Virgin Atlantic, the UK-based airline that British billionaire Sir Richard Branson established in 1984, might not live to see 2021. That's the upshot of a blog entry that Branson penned on the Virgin Atlantic website earlier this week. 

But what will that mean for Virgin Galactic (NYSE:SPCE)

VMS Eve and VSS Unity on the ground at sunset before a takeoff

Image source: Virgin Galactic.

A "devastating ... pandemic" and "unprecedented crisis" have grounded most of Virgin Atlantic's airplanes and starved the company of cash flow. The billionaire doesn't have the cash to save it, either -- his $5.8 billion net worth is tied up in "the value of Virgin businesses around the world."

Branson's partner in owning Virgin Atlantic, Delta Airlines (NYSE:DAL), has problems of its own. With much of its own fleet grounded, and its cash burning away at the rate of $100 million a day, Delta lacks any cash to help out Virgin Atlantic. 

And when Branson approached the government of the United Kingdom seeking a $620 million commercial loan to help keep Virgin Atlantic afloat, the government demurred.

Against the ropes and with the clock running out, Branson offered to mortgage his own private Caribbean island as security for a loan this week. So far, no one has taken him up on the offer -- and Britain's Guardian newspaper worries that Virgin Atlantic could be "going bust."

Will bad news for Virgin Atlantic be even worse for Virgin Galactic?

All of this bad news for Virgin Atlantic bled over to Branson's other famous "air"-line this week. On Tuesday, shares of would-be space tourism company Virgin Galactic stock suddenly rolled over and sank 12%.

Virgin Galactic stock, which topped $37 a share back in February before COVID-19 tanked the market, has lost more than half its value in the two months since. Although the shares began reviving in early April, Virgin Galactic has struggled along with the rest of the market to maintain momentum, and resumed its downward drift about a week ago.

Now, its downward spiral seems to be accelerating. But how is this connected to Virgin Atlantic?

Well, consider: The last time we heard from Virgin Galactic on the subject of earnings, there ... weren't any. Having yet to actually fly a single commercial flight, Virgin Galactic did barely half a million dollars in revenue in all of Q4 2019. Meanwhile, the heavy investments needed to ready its VMS Eve carrier aircraft and VSS Unity spaceplane for safe transport of tourists to space are pushing Virgin Galactic into deeper and deeper losses with every passing quarter:

  • $42 million lost in Q1 2019.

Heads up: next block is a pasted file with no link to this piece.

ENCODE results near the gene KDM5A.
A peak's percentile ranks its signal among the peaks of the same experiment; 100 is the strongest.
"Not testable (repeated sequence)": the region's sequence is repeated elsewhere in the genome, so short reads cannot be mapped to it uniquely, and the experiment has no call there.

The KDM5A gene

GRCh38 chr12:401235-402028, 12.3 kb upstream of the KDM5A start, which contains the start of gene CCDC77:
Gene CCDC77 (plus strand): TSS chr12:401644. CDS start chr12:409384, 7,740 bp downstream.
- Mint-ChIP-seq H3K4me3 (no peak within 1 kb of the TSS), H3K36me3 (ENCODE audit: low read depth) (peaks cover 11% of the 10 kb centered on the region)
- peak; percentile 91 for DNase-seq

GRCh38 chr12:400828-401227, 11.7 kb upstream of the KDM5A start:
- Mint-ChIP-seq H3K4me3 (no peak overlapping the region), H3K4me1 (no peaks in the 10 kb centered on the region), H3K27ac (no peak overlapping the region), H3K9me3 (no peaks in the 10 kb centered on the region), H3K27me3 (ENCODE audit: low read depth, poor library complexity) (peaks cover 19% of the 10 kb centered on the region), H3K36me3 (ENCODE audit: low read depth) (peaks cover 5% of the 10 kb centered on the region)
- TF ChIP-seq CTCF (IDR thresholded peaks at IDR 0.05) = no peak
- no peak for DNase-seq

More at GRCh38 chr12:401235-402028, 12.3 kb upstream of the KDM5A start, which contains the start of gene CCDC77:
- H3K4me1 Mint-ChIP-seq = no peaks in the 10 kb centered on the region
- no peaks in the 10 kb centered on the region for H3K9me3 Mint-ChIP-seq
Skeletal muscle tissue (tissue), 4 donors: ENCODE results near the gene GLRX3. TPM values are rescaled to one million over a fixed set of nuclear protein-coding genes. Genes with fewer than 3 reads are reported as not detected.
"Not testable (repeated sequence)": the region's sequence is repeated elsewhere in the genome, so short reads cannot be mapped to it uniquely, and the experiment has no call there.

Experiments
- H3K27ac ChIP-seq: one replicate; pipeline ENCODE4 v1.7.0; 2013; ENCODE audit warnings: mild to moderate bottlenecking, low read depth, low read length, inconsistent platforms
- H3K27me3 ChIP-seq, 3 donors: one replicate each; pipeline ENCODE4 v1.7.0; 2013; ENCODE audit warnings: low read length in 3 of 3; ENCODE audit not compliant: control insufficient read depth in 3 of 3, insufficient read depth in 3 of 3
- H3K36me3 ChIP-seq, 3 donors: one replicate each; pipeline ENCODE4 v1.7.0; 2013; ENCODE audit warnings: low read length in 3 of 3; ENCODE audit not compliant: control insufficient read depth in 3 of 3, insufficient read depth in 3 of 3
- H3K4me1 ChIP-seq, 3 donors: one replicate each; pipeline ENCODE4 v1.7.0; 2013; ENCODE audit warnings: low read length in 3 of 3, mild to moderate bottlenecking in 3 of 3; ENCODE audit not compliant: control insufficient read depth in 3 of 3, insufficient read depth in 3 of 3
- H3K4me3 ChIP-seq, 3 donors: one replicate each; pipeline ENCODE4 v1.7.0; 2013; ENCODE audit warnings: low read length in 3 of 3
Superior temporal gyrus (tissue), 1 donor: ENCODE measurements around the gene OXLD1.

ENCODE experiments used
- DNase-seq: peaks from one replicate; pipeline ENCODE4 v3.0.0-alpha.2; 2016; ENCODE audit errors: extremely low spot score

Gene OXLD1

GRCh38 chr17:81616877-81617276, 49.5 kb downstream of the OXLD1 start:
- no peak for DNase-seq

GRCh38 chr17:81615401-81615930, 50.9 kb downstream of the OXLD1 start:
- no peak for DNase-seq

• $44 million lost in Q2.
  • $51 million lost in Q3.
  • And finally, $73 million lost in Q4.

And suffice it to say that if Branson doesn't have the cash he needs to salvage his 36-year investment in his flagship company, Virgin Atlantic, he probably also doesn't have a lot of resources to spare for Virgin Galactic. If Virgin Galactic is going to survive this recession, it's probably going to have to do so on its own.

Aside from that, Mrs. Lincoln, how was the play?

Now, it's not all bad news. If Virgin Atlantic's big problem right now is that the COVID-19 pandemic has dried up its sales, then Virgin Galactic's situation is a bit different. On the one hand, no, Virgin Galactic has no sales right now -- but on the other hand, it also has no sales to lose. As business magazine Barron's recently commented, "COVID-19 can't hurt companies with no sales." 

Granted, there are the company's continuing GAAP losses to consider. But here, too, Virgin Galactic is not without a defense. Thanks to its 2019 merger with Social Capital Hedosophia, Virgin Galactic is heading into this recession with $480 million in cash in the bank. Furthermore, 600 customers having already prepaid a further $83.4 million in deposits against the ticket cost of their future flights, according to data provided by S&P Global Market Intelligence, and other deposits can be expected via the company's recently announced "One Small Step" program.

Despite the high and rising losses the company has been reporting, that's probably still enough cash to see it through the end of 2020 and into 2021, at which point Virgin Galactic CEO George Whitesides predicts the company will see a "ramp up in our revenue and cash flows," and the "business will really gain momentum."

Whitesides is probably right about the company's ability to ramp sales, too. In Virgin Galactic's Q4 conference call, the CEO revealed that, in addition to its 600 firm reservations, Virgin Galactic has 7,957 people who have signed up on its website, signaling interest in paying a reported $250,000 a ticket on future flights to the edge of space.

If Virgin Galactic can make it through 2020 recession, and if it can launch Mr. Branson into space this year, as it has promised to do, and then build more spaceplanes and make more launches in 2021 to accommodate that large waiting list of would-be customers -- then things could still work out well for Virgin Galactic. 

And Sir Richard Branson may not even have to mortgage any islands to make it happen.